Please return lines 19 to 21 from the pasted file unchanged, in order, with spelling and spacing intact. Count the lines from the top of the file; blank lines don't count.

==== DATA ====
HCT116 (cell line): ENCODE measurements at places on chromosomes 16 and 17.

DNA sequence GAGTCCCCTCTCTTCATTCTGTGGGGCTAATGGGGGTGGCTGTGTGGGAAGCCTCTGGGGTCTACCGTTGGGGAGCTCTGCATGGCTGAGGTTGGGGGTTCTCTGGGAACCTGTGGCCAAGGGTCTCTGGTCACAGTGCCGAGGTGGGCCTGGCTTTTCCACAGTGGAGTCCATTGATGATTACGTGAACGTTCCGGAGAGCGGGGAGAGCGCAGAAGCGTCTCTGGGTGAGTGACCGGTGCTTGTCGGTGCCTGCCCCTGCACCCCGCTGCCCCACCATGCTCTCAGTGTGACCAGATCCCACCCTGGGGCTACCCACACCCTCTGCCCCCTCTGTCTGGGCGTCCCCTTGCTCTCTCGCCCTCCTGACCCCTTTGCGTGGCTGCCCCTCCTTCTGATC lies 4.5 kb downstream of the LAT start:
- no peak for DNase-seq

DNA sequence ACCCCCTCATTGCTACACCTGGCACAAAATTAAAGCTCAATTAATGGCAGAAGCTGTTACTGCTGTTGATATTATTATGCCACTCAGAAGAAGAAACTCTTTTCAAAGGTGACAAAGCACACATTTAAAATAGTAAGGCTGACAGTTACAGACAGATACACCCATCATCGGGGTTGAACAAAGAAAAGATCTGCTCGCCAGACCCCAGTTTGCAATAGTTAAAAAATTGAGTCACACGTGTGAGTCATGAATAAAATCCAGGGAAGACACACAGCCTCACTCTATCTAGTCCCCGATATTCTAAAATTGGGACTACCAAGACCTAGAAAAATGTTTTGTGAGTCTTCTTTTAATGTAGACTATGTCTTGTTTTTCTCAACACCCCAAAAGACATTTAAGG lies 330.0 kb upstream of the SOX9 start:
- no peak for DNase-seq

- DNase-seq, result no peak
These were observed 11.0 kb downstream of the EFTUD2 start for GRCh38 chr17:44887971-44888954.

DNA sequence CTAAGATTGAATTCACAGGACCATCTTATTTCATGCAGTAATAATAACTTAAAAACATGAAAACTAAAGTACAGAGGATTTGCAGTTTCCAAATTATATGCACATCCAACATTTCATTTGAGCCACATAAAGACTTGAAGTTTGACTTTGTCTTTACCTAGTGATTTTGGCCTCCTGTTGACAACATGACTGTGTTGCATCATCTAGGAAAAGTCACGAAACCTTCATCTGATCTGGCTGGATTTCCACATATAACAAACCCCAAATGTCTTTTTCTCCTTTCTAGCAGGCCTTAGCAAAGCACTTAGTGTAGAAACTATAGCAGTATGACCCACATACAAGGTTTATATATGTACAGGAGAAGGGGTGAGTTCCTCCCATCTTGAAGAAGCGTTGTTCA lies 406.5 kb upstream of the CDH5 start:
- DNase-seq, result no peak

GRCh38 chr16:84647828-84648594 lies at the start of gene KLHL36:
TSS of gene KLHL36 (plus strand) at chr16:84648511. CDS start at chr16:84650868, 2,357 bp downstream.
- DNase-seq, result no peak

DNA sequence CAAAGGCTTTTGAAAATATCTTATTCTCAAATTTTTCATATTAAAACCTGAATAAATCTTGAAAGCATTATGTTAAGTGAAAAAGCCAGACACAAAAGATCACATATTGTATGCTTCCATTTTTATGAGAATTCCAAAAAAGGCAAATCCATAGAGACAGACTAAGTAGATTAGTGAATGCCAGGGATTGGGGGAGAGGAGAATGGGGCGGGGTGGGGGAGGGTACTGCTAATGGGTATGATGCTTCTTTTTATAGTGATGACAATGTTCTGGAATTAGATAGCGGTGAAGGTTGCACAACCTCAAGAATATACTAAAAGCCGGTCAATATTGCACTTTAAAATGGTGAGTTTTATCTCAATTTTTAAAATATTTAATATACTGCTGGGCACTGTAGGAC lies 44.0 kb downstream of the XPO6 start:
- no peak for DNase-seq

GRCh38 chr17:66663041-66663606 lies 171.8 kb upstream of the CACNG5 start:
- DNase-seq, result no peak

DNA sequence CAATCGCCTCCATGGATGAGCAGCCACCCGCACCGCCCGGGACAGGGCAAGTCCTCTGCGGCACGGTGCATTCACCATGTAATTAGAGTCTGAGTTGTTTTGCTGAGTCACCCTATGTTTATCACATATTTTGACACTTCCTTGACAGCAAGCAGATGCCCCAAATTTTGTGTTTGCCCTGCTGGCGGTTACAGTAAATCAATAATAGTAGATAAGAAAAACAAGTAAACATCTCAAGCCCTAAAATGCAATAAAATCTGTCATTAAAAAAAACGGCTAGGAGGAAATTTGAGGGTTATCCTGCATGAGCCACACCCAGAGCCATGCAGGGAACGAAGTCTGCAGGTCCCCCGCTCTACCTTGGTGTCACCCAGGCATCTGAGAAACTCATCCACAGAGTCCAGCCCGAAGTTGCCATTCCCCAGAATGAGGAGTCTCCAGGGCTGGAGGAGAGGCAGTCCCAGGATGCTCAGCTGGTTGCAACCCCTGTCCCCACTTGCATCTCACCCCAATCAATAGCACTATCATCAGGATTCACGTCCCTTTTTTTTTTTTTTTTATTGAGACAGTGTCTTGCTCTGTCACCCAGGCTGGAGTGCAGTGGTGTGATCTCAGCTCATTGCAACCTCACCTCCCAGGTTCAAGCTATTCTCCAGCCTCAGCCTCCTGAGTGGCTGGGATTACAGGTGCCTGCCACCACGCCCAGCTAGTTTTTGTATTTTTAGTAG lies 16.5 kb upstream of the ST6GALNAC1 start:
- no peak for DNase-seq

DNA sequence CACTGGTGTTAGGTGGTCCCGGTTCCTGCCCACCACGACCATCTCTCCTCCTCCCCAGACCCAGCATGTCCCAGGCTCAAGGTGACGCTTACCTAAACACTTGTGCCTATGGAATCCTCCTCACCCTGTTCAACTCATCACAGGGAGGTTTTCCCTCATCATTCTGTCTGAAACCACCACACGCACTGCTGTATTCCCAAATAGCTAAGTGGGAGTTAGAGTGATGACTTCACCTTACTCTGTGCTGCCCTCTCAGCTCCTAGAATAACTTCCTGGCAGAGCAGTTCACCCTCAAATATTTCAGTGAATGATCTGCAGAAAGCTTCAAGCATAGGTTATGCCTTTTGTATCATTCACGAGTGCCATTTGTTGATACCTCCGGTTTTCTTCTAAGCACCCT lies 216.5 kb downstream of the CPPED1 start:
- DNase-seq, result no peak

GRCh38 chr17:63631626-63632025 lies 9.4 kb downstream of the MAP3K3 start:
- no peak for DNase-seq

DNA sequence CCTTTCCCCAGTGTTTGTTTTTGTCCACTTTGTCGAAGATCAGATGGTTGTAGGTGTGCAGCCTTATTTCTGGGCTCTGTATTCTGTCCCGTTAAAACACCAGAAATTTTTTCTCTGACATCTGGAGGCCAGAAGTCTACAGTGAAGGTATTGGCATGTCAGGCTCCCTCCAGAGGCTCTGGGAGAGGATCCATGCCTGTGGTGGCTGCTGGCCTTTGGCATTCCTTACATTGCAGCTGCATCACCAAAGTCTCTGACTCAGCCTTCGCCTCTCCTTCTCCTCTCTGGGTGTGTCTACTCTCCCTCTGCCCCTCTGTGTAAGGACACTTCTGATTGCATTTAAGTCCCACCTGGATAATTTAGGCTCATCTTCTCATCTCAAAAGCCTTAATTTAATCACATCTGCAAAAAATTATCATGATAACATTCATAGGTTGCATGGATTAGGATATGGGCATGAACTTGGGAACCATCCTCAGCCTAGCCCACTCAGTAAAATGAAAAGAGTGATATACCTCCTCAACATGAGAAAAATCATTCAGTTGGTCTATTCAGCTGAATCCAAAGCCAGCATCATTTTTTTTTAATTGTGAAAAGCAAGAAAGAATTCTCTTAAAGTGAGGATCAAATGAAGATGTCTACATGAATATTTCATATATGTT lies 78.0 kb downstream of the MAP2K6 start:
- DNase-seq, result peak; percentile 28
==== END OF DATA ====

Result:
DNA sequence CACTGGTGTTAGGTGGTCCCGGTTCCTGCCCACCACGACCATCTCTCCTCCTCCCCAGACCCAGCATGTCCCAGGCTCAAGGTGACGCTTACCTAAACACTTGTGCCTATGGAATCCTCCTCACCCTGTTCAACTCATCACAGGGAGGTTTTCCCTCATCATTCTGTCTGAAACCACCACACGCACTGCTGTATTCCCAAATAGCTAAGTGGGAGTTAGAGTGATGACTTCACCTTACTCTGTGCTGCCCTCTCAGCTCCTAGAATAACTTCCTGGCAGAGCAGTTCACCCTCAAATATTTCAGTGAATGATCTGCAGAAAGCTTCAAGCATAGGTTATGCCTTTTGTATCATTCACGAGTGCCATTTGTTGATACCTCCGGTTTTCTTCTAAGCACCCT lies 216.5 kb downstream of the CPPED1 start:
- DNase-seq, result no peak

GRCh38 chr17:63631626-63632025 lies 9.4 kb downstream of the MAP3K3 start: